1902 16 HP Advance restoration

advance restoration1

Dean Alling, Burbank, Calif., restored this 16 HP Advance, no. 6744, with the help of his friend Mike Shanley. The engine was built in 1902 in Battle Creek, Mich. The restoration took two years to complete.

courtesy Dean Alling

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Here are some photos of an Advance thresher steam tractor that my good friend Mike Shanley and I have restored.

It is owned and kept at our local museum in Vista, Calif. This is a 16 HP tractor no. 6744; it was built in Battle Creek, Michigan, in 1902.

We started this project in December of 1989, and with a good deal of help from other club members and a little over 1,000 hours of work, we were able to steam the tractor again in December of 1991, almost exactly two years later.

Assessing the tractor

The boiler and cylinder were in good shape from the start. The flues had been replaced a few years ago by the man we bought the tractor from. Our work was all in the repairing of cracked gears and re-babbitting all of the larger bearings. We knew the bearings were bad, but wow! There was a gap between the cross shaft and its bearing large enough to slide a Bic pen into! The main shaft bearings weren’t as bad, but had to be done as well.

Then there were broken and cracked gears and a crack in the casting for the flywheel support bracket. The intermediate gear and stub axle had to be bored and sleeved to get a good fit again, and then we found a crack on the inside bevel gear that went from the keyway all the way out to the rim! Add to this the usual complement of broken or missing small parts, some piping that needed to be replaced, the paint job, and that’s about what we had to do.

Beginning with the boiler

We started by removing most everything from the boiler we could, including the stub-axle casting and the flywheel support bracket casting. These two needed work that could not be done while on the tractor. These parts together had 15 bolts going through their castings and into the boiler shell.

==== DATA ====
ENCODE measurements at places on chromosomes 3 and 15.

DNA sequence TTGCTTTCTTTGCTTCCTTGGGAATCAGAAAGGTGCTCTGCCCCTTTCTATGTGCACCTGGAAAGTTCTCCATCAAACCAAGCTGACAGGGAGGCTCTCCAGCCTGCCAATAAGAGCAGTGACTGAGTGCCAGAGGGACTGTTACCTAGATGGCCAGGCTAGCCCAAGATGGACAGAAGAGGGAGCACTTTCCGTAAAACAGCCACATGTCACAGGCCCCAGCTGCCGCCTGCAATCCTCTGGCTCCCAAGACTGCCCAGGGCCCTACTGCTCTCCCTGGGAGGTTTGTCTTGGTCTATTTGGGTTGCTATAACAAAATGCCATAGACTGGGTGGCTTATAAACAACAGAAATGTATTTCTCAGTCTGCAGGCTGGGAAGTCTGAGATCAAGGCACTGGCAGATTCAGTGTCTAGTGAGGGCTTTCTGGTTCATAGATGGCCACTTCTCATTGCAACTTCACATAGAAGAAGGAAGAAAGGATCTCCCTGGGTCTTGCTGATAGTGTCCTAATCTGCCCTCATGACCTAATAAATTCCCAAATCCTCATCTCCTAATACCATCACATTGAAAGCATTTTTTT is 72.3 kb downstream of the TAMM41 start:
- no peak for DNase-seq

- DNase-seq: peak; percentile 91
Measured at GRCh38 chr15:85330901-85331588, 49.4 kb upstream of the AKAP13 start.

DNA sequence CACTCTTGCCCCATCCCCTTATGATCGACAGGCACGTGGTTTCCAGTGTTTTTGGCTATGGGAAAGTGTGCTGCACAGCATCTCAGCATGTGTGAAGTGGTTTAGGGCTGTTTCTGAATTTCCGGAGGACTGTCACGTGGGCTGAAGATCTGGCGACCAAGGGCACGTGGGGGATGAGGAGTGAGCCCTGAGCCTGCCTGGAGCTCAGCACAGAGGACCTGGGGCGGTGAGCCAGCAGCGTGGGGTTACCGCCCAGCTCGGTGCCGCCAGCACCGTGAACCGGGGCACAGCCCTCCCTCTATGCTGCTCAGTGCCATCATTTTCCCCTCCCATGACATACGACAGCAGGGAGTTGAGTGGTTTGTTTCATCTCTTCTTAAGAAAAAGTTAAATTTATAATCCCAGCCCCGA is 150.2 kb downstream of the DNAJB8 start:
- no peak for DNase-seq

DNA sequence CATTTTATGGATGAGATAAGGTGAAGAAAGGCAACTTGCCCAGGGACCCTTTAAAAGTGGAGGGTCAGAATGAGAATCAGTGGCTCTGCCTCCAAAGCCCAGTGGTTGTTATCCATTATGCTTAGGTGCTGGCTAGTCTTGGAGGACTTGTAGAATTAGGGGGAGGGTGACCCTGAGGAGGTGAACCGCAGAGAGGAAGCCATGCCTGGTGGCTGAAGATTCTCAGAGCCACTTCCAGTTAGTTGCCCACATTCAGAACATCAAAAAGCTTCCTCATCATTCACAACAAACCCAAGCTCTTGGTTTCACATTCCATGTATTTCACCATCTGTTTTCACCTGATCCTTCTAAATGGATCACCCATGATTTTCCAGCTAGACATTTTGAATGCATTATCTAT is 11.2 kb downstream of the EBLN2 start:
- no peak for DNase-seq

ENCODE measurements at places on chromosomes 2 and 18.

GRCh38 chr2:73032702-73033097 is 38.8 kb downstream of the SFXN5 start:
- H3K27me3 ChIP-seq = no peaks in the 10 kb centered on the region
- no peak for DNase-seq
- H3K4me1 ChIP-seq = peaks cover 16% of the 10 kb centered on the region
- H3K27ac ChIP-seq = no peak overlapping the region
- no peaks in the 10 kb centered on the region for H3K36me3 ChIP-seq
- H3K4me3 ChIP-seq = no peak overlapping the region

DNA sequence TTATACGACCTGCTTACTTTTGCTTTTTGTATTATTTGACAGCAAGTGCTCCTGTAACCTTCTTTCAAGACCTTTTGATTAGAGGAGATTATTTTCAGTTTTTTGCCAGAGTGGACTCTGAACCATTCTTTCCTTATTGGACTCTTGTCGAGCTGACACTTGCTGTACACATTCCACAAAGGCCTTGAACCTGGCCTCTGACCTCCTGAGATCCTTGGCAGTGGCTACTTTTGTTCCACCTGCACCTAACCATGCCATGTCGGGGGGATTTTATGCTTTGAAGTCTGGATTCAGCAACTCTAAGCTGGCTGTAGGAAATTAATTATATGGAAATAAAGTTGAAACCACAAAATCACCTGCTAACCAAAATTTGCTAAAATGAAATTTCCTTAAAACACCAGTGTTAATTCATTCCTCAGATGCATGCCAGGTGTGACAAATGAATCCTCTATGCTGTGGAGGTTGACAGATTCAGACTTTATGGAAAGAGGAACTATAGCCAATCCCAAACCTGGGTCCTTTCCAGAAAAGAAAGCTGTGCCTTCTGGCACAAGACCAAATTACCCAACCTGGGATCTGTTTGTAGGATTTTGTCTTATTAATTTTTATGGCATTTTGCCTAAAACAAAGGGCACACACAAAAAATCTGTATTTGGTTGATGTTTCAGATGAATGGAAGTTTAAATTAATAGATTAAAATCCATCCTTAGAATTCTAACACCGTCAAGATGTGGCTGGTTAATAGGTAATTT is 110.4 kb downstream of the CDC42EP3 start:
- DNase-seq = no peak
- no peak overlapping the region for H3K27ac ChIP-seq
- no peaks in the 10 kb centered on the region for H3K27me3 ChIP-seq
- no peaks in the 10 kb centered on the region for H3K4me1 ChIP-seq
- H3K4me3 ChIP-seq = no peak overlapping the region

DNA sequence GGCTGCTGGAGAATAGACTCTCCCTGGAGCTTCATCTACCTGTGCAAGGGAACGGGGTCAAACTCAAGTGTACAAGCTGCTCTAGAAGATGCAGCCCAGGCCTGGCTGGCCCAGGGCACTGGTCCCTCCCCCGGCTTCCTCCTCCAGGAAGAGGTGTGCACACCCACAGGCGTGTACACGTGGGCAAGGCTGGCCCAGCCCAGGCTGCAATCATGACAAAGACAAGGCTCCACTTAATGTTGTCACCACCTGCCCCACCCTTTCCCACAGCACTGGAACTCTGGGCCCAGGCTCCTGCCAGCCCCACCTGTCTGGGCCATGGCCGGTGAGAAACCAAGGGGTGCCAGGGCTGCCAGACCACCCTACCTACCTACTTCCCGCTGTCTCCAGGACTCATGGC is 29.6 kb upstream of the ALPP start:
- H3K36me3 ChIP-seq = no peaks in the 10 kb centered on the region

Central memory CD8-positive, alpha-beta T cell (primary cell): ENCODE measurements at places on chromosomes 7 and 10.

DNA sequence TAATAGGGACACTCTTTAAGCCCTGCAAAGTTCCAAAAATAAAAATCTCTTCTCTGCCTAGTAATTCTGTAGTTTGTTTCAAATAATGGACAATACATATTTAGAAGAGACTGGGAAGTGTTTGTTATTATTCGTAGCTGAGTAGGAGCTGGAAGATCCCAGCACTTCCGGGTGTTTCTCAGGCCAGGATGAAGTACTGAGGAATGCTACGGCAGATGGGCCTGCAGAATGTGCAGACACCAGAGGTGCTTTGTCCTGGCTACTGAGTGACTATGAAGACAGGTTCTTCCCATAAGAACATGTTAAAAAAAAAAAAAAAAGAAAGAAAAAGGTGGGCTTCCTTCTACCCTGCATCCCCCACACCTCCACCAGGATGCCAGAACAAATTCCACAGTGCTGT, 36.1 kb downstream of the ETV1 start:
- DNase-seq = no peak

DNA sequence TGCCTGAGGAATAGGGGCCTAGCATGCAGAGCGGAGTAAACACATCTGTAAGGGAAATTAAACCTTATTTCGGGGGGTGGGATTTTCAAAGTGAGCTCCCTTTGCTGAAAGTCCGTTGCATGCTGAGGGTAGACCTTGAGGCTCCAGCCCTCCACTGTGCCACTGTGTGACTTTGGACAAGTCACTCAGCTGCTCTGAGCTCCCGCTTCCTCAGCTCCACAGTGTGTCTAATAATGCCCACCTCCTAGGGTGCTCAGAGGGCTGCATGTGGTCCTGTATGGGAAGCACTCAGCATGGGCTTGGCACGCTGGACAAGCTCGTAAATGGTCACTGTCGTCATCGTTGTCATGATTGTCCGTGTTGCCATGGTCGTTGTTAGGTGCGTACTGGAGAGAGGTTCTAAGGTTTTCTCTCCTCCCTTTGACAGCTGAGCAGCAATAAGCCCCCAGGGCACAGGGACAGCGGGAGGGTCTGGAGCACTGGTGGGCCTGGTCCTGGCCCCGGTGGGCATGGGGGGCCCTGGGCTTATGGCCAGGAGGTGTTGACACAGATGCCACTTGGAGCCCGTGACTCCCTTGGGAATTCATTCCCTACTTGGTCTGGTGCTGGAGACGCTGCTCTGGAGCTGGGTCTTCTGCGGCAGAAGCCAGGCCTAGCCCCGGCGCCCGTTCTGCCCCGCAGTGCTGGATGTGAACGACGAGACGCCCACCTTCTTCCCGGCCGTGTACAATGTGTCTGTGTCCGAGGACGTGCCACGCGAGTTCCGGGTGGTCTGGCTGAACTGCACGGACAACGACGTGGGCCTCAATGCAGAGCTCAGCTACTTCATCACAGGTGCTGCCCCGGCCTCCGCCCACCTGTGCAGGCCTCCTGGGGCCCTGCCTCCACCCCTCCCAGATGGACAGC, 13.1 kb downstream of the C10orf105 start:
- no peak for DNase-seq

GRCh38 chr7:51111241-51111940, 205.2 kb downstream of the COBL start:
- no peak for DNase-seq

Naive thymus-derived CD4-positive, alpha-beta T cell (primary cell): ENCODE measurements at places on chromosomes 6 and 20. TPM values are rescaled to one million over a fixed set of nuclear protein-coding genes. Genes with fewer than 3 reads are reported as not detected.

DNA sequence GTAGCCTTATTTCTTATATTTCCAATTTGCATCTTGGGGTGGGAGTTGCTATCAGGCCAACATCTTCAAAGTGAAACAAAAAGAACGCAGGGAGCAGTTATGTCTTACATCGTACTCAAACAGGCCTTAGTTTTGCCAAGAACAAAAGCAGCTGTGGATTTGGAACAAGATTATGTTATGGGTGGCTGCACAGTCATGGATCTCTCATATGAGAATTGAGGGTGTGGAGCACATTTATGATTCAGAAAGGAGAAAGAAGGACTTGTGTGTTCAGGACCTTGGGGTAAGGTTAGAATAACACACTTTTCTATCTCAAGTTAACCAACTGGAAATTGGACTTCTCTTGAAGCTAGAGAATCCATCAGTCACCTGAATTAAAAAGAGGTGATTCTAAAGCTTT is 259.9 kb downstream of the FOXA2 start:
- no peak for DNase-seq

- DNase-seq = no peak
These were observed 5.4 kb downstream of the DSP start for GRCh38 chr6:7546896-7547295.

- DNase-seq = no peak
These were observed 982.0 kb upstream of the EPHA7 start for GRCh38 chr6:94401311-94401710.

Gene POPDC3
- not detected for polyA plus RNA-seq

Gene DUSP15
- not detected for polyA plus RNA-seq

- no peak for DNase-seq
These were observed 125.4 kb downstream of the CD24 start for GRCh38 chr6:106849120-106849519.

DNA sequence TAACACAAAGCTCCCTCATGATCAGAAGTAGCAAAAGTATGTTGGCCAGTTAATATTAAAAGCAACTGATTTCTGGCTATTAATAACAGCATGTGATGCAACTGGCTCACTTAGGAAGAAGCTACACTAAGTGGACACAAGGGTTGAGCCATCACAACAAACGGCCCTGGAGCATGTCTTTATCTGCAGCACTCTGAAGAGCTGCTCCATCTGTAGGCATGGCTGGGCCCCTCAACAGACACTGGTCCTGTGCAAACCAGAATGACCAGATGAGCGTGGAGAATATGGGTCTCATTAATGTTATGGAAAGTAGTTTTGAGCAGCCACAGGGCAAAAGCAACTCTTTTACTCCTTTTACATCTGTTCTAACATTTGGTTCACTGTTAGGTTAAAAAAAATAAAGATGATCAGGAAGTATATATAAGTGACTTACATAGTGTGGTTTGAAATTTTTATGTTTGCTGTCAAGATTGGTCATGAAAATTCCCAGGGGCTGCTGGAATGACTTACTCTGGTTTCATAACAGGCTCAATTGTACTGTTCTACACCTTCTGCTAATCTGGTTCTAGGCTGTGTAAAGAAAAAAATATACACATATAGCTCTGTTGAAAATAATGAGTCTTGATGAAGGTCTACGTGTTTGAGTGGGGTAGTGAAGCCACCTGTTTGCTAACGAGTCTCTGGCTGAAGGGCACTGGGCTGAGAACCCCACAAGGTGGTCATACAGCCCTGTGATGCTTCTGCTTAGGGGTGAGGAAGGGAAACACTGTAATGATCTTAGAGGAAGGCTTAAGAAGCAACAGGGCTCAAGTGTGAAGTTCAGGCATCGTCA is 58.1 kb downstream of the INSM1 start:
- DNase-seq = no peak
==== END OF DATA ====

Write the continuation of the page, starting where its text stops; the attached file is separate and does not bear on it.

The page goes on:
The bolts proved to be quite a job to get out, and we broke a good make of a 1” open-end wrench in the process, so when we were done the bolts were not in real good shape. Luckily, a club member machinist volunteered to make us up some new ones with square heads and all, to replace the now bad ones. The threads in the boiler shell took a beating too, and later getting these all to seal up under pressure was a job in itself.

Pouring babbitt bearings

The stub axle and intermediate gear were then repaired and replaced, along with the flywheel support bracket, so we could get started setting up to pour the main shaft bearings. Now neither Mike nor I had any experience pouring babbitt bearings, and while we were offered ideas and tips on how to do this, we were pretty much on our own.

In the end, the results were quite good. We only had to repour two of the eight halves that needed to be done. I must say that here is a job that takes two days of set up and five minutes to do! We did a bit of research and decided that pouring to the shaft itself was the best way for us to go. Then, despite our best efforts, we were unable to remove the flywheel from the shaft. This made balancing the shaft in the chains a job all by itself.